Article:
A Forrester report points out challenges faced by some business-to-business firms working online.
Social media lit up as consumers crowed about buying items at ultra-low prices.
This morning, a technical glitch on Walmart.com caused the prices of many items to temporarily drop to, in at least some cases, a fraction of what they were meant to be. By noon, the glitch appeared to be gone—but not before some shoppers had snagged deals and spread word of the better-than-everyday low prices on social media.
Wal-Mart is still determining how many products and orders were affected, and for exactly how long, according to a spokesman for the retailer. “This was simply a technical error, and we’re still working through the details of our customer orders and will follow up with customers directly,” he says.
Wal-Mart also released a statement saying that its web site might be intermittently unavailable today as it works to correct the problem, with apologies to customers.
Posts under the Walmart hashtag (#Walmart) on Twitter and Facebook coming from consumers and deals aggregators today pointed out the low prices. Affiliate marketing site Yes We Coupon on Facebook posted “HOT! HOT! HOT! – Cricut Expression 2 Electronic Cutting Machine ONLY $4.80 At Walmart – Save $244.20” (sic), with a link to a blog post on its web site displaying a screenshot of that price on Walmart.com. On the retailer’s site, the item is now out of stock and is listed at a much higher price, $224.10.
A consumer comment on the Yes We Coupon blog post (which included an admission of incredulousness from its author, who wrote, “This order may get cancelled but it is definitely worth a try”) from 9:26 a.m. reads “I just tried this and added 10 to my cart. Before I could check out, they were sold out. Same with Silhouette Cameo and MANY accessories!”
Another deals aggregator, Sea of Savings, posted on Facebook this morning a link to a high chair for $7.28 on Walmart.com, with the remarks, “Wow! Do you or someone you know need a high chair?! This will sell out...so grab it quick!” The high chair is now listed at $33.88 and out of stock.
Meanwhile on Twitter, one shopper tweeted that he used Walmart.com’s temporary price cuts to receive a steep discount on a video game in a Best Buy Inc. store, taking advantage of that retailer’s price-matching policy. Arthur Moy, who goes by the Twitter handle “speedbrkr,” posted on the micro-blogging network that he’d bought the Nintendo 3DS video game “Pokemon Y” for $18.03 at Best Buy after showing a store associate on his smartphone that the game was listed at that price on Walmart.com. Now its Walmart.com price is $39.95 and the game is sold out.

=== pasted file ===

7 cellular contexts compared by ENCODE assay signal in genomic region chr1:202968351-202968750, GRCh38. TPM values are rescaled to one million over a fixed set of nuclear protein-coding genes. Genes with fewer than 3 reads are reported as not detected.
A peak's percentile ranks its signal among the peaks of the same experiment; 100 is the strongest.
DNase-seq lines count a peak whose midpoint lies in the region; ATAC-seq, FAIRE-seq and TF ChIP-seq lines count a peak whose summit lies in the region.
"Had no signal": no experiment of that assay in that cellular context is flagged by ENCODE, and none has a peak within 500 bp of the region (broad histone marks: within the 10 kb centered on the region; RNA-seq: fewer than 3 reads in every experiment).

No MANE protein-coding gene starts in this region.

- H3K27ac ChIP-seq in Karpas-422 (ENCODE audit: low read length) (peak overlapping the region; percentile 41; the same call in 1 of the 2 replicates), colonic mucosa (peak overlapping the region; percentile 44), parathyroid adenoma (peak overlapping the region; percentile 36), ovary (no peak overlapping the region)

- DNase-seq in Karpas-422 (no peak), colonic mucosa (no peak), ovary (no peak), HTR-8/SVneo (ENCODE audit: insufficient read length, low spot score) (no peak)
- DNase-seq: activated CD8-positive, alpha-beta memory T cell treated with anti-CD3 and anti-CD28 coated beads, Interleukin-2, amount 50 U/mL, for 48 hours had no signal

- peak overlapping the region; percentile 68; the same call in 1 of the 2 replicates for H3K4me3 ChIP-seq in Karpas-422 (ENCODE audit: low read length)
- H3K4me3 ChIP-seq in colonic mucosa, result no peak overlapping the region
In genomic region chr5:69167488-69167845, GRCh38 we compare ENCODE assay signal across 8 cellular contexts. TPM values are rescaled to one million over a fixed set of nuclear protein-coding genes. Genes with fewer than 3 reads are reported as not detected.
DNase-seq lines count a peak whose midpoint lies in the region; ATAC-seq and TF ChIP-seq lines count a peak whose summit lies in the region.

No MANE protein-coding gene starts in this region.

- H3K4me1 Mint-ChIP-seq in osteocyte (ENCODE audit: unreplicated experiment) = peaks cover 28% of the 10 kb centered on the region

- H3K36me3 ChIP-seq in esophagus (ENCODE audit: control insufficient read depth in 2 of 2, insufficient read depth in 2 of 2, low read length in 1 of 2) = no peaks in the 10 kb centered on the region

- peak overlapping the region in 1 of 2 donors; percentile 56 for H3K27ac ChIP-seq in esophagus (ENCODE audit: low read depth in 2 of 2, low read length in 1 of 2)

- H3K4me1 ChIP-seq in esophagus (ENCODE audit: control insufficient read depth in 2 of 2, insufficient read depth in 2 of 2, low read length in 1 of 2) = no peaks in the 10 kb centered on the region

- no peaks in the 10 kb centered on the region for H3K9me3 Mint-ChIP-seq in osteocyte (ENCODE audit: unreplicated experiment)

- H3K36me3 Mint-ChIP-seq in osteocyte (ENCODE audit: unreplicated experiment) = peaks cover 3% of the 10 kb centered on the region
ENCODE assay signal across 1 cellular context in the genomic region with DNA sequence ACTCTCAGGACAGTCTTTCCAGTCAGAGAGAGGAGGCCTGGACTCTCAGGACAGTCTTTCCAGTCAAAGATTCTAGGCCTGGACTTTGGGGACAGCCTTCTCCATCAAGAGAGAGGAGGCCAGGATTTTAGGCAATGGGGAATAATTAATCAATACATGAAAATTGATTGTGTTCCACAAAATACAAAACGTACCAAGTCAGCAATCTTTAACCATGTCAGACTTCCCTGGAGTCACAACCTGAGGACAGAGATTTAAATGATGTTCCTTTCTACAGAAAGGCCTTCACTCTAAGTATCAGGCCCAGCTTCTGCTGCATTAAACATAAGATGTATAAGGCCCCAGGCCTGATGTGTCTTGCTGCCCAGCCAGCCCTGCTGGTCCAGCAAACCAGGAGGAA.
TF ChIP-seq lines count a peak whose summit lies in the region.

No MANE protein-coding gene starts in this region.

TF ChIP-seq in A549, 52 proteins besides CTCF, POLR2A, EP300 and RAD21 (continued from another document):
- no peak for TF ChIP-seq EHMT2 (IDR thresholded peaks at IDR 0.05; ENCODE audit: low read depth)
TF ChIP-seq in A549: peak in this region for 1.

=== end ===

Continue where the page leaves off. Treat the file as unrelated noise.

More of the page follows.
Best Buy did not immediately respond to a request for comments.
Also on Twitter, author John Green (@realjohngreen3h), posted the following, in reference to his novel, “The Fault in Our Stars”: “In truly ridiculous price war news, Wal-Mart appears to be selling TFiOS for $3.05.” Minutes later, he continued by Tweet, “Also, the $80 box set containing all my books in hardcover is $11. (I don't lose money on this, but Wal-Mart sure does.)”
Walmart.com’s misstep comes at a time when the world’s largest retailer is investing heavily to increase its web sales. Walmart.com now stocks 5 million SKUs, up from 2 million last year, a product of it’s allowing more outside merchants to sell on the site. Wal-Mart reported recently that its e-commerce sales are up 30% over last year, and projected $14 billion in global web sales in 2014. Walmart.com, No. 4 in the 2013 Top 500, sold $7.7 billion via the web in 2012, according to Internet Retailer estimates.
Wal-Mart is not the first retailer to have technical difficulties interfere with its prices. This summer, a glitch in eBay Inc.’s PayPal payments service erroneously told one consumer he owed $92,233,720,368,547,800 on his account. And eBay itself went down for six hours in August when a maintenance glitch knocked out several of its web sites.
At the end of the day, the spokesman updated that Wal-Mart has cancelled all the customer orders for the aberrantly priced items. The cancelled orders will be refunded in full and customers will also receive a $10 e-gift card to use in Walmart.com or in stores, he said. The e-commerce site is functioning normally again.